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goliard

[gohl-yerd]
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noun (sometimes initial capital letter)
  1. one of a class of wandering scholar-poets in Germany, France, and England, chiefly in the 12th and 13th centuries, noted as the authors of satirical Latin verse written in celebration of conviviality, sensual pleasures, etc.

Origin of goliard

1275–1325; Middle English < Old French goliart, goliard drunkard, glutton, equivalent to gole throat (French geule)+ -ard -ard
Related formsgol·iar·der·y [gohl-yahr-duh-ree] /goʊlˈyɑr də ri/, noungol·iar·dic, adjective
Dictionary.com Unabridged Based on the Random House Unabridged Dictionary, © Random House, Inc. 2018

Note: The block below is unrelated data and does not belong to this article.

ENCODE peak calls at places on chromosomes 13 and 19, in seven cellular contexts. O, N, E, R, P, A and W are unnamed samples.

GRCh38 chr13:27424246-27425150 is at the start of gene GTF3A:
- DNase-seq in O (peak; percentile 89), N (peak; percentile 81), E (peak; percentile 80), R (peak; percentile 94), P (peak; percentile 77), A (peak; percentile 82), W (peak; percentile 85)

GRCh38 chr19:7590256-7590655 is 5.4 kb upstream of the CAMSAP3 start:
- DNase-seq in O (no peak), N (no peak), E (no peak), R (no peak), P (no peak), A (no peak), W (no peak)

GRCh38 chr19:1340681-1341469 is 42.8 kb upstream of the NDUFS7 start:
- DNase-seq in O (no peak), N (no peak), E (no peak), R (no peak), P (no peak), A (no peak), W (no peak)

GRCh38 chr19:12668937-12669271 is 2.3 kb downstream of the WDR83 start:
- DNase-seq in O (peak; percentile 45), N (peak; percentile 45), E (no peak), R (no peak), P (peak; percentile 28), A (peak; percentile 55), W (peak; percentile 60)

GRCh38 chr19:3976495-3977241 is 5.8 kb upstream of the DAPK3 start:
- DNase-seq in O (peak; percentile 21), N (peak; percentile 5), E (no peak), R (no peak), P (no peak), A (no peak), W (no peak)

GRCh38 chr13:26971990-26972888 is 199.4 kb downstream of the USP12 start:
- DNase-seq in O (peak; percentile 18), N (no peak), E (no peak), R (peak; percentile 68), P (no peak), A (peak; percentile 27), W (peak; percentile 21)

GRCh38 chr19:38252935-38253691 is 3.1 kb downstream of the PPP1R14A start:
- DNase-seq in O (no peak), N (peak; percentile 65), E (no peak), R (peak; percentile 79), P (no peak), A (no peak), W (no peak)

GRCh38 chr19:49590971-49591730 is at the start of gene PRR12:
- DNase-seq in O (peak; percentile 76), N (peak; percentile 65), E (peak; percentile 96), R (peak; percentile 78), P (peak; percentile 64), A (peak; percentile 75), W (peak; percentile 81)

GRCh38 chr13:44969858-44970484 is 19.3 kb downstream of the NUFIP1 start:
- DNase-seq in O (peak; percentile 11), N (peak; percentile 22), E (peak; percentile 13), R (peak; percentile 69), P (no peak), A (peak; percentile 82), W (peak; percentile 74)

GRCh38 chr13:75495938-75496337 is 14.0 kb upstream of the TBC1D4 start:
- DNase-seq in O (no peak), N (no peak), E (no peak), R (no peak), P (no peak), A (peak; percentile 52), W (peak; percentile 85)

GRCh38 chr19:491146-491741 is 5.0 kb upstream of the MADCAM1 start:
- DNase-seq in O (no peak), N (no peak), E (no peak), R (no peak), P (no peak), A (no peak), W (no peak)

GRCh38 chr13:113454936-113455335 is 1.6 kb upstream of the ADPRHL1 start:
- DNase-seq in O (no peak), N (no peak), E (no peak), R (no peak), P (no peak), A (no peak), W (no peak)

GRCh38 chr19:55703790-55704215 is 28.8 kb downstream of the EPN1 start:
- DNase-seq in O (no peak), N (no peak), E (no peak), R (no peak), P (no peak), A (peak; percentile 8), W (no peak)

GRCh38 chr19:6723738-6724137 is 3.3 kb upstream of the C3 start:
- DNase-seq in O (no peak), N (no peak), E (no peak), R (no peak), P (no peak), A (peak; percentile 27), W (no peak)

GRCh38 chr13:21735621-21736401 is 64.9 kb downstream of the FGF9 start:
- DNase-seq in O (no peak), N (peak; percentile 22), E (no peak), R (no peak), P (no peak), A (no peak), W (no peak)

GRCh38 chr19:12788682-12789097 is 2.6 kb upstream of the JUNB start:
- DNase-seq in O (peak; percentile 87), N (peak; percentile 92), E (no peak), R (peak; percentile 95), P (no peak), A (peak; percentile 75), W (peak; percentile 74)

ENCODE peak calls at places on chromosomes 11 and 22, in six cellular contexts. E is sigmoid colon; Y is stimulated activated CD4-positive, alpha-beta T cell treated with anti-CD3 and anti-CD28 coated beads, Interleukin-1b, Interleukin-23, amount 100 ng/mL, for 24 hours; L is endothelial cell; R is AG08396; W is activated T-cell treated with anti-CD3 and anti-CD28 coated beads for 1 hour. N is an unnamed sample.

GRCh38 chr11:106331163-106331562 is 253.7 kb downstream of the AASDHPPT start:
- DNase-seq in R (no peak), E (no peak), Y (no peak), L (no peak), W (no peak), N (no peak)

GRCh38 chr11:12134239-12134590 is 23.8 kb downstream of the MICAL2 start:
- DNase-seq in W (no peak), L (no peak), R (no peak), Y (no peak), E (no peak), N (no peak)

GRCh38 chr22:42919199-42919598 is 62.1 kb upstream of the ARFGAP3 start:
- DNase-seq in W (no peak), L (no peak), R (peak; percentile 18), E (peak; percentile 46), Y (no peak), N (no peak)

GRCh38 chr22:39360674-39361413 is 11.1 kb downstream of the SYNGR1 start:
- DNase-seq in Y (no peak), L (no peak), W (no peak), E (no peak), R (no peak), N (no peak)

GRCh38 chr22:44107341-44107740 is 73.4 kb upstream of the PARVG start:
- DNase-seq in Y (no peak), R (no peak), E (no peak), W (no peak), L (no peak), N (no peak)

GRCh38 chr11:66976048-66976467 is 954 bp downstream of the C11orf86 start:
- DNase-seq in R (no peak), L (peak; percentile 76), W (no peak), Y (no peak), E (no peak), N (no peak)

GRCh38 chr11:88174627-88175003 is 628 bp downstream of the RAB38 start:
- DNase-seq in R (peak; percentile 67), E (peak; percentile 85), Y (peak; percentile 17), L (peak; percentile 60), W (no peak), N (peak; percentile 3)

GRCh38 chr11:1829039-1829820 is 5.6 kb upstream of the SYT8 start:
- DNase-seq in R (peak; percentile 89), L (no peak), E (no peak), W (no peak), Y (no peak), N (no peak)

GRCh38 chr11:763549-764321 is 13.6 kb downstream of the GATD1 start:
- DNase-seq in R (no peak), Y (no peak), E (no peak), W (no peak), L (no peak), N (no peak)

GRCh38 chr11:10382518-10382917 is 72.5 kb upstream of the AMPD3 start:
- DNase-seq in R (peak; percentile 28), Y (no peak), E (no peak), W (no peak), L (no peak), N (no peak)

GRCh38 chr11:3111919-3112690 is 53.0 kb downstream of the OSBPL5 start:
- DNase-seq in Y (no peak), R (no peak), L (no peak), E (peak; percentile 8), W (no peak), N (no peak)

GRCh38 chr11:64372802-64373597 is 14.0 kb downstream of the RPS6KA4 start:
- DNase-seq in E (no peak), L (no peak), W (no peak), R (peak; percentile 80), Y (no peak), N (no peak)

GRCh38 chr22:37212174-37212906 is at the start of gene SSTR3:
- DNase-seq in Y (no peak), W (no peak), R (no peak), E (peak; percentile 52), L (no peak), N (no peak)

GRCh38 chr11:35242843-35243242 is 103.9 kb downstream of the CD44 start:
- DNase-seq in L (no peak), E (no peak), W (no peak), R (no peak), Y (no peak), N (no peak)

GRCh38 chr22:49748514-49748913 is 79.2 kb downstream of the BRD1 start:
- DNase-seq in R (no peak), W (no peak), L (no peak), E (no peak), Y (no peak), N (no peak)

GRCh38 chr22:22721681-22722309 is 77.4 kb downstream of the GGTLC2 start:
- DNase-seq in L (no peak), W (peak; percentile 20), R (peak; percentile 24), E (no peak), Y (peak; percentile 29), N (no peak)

British Dictionary definitions for goliardery

goliardery

noun
  1. the poems of the goliards

goliard

noun
  1. one of a number of wandering scholars in 12th- and 13th-century Europe famed for their riotous behaviour, intemperance, and composition of satirical and ribald Latin verse
Derived Formsgoliardic (ɡəʊlˈjɑːdɪk), adjective

Word Origin

C15: from Old French goliart glutton, from Latin gula gluttony
Collins English Dictionary - Complete & Unabridged 2012 Digital Edition © William Collins Sons & Co. Ltd. 1979, 1986 © HarperCollins Publishers 1998, 2000, 2003, 2005, 2006, 2007, 2009, 2012